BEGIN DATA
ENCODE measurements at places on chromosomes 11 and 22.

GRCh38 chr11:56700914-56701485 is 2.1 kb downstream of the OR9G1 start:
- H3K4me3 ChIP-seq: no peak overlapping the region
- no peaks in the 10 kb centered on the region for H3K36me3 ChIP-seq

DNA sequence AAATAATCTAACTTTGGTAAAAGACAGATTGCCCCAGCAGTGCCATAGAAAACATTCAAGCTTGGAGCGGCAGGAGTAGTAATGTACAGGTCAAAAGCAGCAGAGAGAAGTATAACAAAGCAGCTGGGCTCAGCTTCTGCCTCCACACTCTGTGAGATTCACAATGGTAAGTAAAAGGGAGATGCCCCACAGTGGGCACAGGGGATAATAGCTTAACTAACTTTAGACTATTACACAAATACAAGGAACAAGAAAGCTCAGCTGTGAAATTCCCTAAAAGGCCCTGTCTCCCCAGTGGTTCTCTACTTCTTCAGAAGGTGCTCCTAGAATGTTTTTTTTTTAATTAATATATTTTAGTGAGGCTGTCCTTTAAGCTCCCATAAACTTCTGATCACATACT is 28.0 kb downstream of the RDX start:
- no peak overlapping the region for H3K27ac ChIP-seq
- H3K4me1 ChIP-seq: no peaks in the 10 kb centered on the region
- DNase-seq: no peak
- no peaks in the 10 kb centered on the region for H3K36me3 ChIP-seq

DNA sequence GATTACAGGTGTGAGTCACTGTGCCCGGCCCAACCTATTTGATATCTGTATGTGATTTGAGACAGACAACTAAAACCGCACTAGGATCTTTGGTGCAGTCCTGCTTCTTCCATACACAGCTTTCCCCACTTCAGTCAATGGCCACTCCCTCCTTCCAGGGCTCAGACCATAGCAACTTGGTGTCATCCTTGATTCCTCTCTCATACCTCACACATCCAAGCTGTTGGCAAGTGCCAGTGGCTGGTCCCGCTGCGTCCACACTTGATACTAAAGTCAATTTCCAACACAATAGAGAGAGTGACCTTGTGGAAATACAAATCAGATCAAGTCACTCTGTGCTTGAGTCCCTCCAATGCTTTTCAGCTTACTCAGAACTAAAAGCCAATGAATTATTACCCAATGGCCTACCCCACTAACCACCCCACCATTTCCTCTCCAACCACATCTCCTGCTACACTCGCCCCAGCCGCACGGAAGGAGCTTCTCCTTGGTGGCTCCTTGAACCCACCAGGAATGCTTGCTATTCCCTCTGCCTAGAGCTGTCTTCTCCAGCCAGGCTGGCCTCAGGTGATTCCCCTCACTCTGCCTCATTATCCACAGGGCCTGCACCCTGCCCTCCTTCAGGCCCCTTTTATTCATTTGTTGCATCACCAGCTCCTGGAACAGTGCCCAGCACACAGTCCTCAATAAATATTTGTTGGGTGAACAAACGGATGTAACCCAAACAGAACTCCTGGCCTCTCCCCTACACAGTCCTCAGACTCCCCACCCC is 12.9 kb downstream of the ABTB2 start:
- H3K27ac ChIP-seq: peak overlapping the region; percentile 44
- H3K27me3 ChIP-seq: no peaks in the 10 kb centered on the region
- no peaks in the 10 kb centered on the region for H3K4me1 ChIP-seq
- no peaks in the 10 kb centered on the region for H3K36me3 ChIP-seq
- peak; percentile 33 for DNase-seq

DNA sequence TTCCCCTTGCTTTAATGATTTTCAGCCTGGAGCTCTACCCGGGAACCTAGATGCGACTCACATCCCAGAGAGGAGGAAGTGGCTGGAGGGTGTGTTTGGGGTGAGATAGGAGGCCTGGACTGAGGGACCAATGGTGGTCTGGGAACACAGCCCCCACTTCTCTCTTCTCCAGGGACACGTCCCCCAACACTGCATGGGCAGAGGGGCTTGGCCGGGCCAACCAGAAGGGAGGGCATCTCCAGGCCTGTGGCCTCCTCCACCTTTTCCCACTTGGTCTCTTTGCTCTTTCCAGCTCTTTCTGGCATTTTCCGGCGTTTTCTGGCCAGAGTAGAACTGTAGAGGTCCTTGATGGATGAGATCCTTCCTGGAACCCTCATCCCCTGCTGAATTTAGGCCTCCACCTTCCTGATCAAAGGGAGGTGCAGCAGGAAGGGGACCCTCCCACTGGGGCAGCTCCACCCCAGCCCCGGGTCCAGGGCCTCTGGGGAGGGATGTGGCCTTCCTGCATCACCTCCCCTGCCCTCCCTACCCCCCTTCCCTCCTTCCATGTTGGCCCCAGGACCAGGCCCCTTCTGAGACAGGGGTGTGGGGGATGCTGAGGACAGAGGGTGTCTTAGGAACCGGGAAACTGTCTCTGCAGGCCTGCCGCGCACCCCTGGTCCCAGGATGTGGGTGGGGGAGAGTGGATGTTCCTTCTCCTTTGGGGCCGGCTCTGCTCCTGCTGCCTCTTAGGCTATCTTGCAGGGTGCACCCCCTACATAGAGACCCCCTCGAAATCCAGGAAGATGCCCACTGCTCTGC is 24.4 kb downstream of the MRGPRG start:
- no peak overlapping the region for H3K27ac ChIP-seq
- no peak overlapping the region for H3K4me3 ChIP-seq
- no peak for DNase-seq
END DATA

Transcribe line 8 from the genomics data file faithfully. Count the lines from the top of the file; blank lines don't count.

- DNase-seq: no peak